The crème de la crème of the media, technology, computer and entertainment industries have once again risen out of the corporate enclaves of Wall Street and Hollywood and into the thin mountain air of Sun Valley.
The 2007 Allen & Co. conference marks the 25th year investment banker Herbert Allen Jr. and guests have enjoyed the traditional grandeur of Sun Valley Resort. The fertile soil of the valley has allowed many million-dollar deals to take root, and the surrounding array of outdoor activities including whitewater rafting, fly fishing and golf have help cultivate long-standing and prosperous relationships.
This year is no different.
News Corp. Chairman Rupert Murdoch, a perennial guest and one of the media's most sought after targets, is reported to be in the midst of negotiations to acquire The Wall Street Journal for $5 billion. Despite Associated Press reports that Murdoch appeared frustrated Wednesday following talks with the publisher of The Wall Street Journal, Dow Jones & Co., saying it was "unclear where the company's controlling shareholders stood," he appeared comfortable by late afternoon.
"It's great up here," Murdoch said. "It's always nice to have a chance to schmooze with your competitors." Murdoch went on to say that the atmosphere in Sun Valley, being far removed as it is from the boardroom, has a tendency to lend to productive talks.
"This is a very unique conference," he said.
The AP reports that Wall Street advisors see Murdoch's offer as simply too high to beat. He is offering $60 a share, or 65 percent higher than the stock was trading before the proposal was made public.
Murdoch is only one of many power brokers in town for the five-day conference.
Only weeks removed from his decade-long reign as British Prime Minister, Tony Blair is slated to give the final presentation on Saturday to guests of "Camp Allen." When exactly Blair will arrive has not been released. What is certain is the world media will take note of his trip to the Wood River Valley.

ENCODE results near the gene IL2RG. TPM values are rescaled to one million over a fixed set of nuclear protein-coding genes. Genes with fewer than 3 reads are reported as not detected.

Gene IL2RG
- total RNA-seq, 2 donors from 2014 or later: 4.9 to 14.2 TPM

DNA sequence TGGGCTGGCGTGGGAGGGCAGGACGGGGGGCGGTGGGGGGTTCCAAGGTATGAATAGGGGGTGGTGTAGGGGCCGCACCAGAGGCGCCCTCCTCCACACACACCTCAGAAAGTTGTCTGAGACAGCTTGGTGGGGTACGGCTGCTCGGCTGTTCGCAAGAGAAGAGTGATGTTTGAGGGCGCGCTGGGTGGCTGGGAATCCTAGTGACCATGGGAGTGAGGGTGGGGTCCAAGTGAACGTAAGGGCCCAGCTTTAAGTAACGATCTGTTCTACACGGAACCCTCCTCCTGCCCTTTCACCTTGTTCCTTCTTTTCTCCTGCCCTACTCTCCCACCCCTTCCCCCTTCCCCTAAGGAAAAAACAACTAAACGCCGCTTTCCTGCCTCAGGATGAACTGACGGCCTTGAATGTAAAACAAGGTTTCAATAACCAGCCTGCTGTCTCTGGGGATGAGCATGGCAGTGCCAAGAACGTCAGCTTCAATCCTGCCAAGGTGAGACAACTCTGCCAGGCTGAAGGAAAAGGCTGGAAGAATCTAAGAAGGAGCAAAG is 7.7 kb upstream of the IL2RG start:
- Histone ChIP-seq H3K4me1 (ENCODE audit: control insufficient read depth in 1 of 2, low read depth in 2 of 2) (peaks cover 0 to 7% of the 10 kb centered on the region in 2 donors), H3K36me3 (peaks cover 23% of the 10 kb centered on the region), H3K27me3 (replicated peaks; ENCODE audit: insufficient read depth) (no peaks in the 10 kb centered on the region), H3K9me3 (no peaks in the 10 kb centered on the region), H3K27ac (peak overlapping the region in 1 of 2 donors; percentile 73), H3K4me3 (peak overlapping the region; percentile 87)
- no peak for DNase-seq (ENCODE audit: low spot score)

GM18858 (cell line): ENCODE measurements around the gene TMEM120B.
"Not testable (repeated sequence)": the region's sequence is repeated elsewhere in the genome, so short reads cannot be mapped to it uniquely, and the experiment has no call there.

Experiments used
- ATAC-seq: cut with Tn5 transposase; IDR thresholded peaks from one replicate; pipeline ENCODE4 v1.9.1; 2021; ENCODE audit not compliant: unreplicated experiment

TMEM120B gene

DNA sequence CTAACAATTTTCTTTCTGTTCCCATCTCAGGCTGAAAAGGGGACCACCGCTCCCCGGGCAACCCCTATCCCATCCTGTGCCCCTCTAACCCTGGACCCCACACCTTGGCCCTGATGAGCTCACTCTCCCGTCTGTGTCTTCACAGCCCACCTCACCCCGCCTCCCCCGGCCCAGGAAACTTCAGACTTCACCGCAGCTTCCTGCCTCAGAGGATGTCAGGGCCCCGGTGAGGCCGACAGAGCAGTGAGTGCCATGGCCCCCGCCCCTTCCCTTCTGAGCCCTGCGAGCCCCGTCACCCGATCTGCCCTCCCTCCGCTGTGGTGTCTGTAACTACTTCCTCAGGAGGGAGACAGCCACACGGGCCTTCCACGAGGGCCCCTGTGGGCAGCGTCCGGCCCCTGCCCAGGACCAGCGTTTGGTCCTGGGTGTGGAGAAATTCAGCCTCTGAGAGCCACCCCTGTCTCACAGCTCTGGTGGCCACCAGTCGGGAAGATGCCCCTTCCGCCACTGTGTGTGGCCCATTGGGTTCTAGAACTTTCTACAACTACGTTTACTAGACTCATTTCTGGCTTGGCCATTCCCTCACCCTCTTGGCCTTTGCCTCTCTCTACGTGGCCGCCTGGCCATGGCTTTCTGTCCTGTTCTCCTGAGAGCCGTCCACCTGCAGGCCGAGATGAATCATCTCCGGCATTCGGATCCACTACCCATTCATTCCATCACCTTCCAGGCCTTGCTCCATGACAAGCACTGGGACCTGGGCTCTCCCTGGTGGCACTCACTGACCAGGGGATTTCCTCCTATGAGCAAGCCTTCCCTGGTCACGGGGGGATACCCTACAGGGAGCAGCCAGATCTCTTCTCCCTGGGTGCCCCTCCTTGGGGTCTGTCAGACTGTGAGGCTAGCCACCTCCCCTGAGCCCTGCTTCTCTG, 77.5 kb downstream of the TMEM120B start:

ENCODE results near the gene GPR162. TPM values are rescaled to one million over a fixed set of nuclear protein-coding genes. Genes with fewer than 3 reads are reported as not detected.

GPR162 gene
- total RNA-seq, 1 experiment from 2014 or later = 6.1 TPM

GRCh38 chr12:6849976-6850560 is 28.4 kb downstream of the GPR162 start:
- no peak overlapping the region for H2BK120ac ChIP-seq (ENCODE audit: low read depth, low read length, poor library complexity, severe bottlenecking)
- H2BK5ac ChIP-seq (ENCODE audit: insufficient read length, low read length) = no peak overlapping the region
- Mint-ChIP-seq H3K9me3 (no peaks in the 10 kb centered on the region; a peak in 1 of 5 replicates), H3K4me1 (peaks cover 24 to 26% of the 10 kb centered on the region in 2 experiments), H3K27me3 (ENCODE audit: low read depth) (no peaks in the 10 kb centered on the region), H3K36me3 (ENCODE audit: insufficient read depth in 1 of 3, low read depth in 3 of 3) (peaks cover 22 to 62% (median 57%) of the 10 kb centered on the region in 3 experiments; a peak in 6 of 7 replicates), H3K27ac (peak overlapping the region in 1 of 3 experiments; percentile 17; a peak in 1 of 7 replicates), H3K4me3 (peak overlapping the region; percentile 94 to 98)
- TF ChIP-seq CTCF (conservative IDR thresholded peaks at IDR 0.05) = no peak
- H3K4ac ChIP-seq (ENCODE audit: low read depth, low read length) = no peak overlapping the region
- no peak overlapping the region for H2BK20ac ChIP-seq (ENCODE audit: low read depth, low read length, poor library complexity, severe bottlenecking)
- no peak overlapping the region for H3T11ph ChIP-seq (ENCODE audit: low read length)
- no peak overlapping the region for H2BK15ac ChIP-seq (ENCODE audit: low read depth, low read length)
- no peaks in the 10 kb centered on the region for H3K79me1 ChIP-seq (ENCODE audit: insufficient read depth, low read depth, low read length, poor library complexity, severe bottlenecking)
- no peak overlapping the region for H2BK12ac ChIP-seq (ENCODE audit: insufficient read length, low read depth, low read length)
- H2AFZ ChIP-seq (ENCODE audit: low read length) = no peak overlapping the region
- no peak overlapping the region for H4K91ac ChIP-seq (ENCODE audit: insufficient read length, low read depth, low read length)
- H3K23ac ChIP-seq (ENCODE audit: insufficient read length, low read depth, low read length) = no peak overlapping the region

Blair's trip to Sun Valley comes in the middle of recent controversy over his appointment as international envoy to the Palestinians on behalf of the Middle East Quartet—the United Nations, United States, the European Union and Russia.
According to British news Web site The Telegraph, Russian officials are frustrated with Blair's appointment because of his close ties to U.S. President George Bush.
New York Mayor Michael Bloomberg and former NBC news anchorman Tom Brokaw are also scheduled to speak on Saturday. The topics of the lectures are unknown. However, on the heels of Bloomberg's defection from the Republican Party and with rumors of a possible presidential run as an Independent, there is plenty to discuss.
AOL-Time Warner CEO Dick Parsons was also in town for the "Camp Allen" festivities. Parsons, who is known to be eyeing Yahoo as a potential addition to the ailing AOL-Time Warner coffer, may see the Sun Valley conference as a fitting platform for a rebound. Ever since Time Warner agreed to be acquired by Internet upstart America Online in 2000 (before Parsons was CEO), the company has been striving to regain its stature on Wall Street. The merger featured a stock swap priced at $284 billion. The stock market now values AOL Time Warner at $61 billion—a $223 billion decrease in shareholder wealth.
Although every presenter is notable and is an expert in their respective fields, several stand out as so-called household names.
The short list includes Barry Diller, a director, chairman and chief executive officer of IAC; Anderson Cooper, Emmy Award-winning journalist for CNN; Larry Page, co-founder of Internet giant Google; Meg Whitman, president and CEO of eBay; and Bill Gates, co-founder of Microsoft and co-chair of the Bill and Melinda Gates Foundation.
An emerging theme of the Allen & Co. conference is the presence of new media pioneers. The Internet-based information companies are increasingly finding their names on the highly exclusive guest list. Perhaps the old guard is looking for a crash-course in computer dissemination.
Less known but rapidly emerging companies like Joost, Spot Runner and Ning all have representatives on the podium this week. Earlier this year, Joost CEO Mike Volpi left Cisco after 13 years. At one time he was considered a likely successor to Cisco's current CEO, John Chambers. But now Volpi is choosing to leave a stalwart in corporate America for a new upstart company with high hopes. Joost describes itself as a new way of watching TV on the Internet, offering a combination of television—complete with shows and strong picture quality—with the power of the Internet to bring people together and deliver entertainment on demand
And while Janus Friis, Nick Grouf, Gina Bianchini, and Mike Volpi may not yet be household names, they are indicative of the ever-changing, multifaceted nature of the media, technology, computer and entertainment industries.